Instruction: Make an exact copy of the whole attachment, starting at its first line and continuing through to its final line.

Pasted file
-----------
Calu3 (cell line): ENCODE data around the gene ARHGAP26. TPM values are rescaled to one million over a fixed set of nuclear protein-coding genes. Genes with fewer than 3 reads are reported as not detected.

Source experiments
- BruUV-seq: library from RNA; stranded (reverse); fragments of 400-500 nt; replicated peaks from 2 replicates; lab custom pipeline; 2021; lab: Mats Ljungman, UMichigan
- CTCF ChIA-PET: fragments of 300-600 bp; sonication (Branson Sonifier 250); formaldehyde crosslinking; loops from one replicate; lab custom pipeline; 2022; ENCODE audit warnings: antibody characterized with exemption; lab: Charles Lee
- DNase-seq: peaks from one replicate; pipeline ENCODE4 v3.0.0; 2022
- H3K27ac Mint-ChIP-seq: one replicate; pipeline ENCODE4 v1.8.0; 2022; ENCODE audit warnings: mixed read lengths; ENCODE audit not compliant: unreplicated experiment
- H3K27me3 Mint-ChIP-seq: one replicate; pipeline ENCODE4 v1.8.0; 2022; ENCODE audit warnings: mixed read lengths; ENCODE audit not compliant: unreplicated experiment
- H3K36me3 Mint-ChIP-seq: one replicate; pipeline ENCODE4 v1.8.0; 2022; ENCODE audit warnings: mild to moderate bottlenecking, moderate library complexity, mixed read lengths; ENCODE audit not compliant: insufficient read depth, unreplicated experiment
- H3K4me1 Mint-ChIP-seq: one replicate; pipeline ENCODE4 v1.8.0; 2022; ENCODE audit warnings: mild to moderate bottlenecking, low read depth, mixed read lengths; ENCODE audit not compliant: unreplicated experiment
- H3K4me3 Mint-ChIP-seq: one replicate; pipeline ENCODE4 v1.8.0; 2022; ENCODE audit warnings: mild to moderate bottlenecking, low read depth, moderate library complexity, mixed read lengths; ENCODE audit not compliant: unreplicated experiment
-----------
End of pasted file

Calu3 (cell line): ENCODE data around the gene ARHGAP26. TPM values are rescaled to one million over a fixed set of nuclear protein-coding genes. Genes with fewer than 3 reads are reported as not detected.

Source experiments
- BruUV-seq: library from RNA; stranded (reverse); fragments of 400-500 nt; replicated peaks from 2 replicates; lab custom pipeline; 2021; lab: Mats Ljungman, UMichigan
- CTCF ChIA-PET: fragments of 300-600 bp; sonication (Branson Sonifier 250); formaldehyde crosslinking; loops from one replicate; lab custom pipeline; 2022; ENCODE audit warnings: antibody characterized with exemption; lab: Charles Lee
- DNase-seq: peaks from one replicate; pipeline ENCODE4 v3.0.0; 2022
- H3K27ac Mint-ChIP-seq: one replicate; pipeline ENCODE4 v1.8.0; 2022; ENCODE audit warnings: mixed read lengths; ENCODE audit not compliant: unreplicated experiment
- H3K27me3 Mint-ChIP-seq: one replicate; pipeline ENCODE4 v1.8.0; 2022; ENCODE audit warnings: mixed read lengths; ENCODE audit not compliant: unreplicated experiment
- H3K36me3 Mint-ChIP-seq: one replicate; pipeline ENCODE4 v1.8.0; 2022; ENCODE audit warnings: mild to moderate bottlenecking, moderate library complexity, mixed read lengths; ENCODE audit not compliant: insufficient read depth, unreplicated experiment
- H3K4me1 Mint-ChIP-seq: one replicate; pipeline ENCODE4 v1.8.0; 2022; ENCODE audit warnings: mild to moderate bottlenecking, low read depth, mixed read lengths; ENCODE audit not compliant: unreplicated experiment
- H3K4me3 Mint-ChIP-seq: one replicate; pipeline ENCODE4 v1.8.0; 2022; ENCODE audit warnings: mild to moderate bottlenecking, low read depth, moderate library complexity, mixed read lengths; ENCODE audit not compliant: unreplicated experiment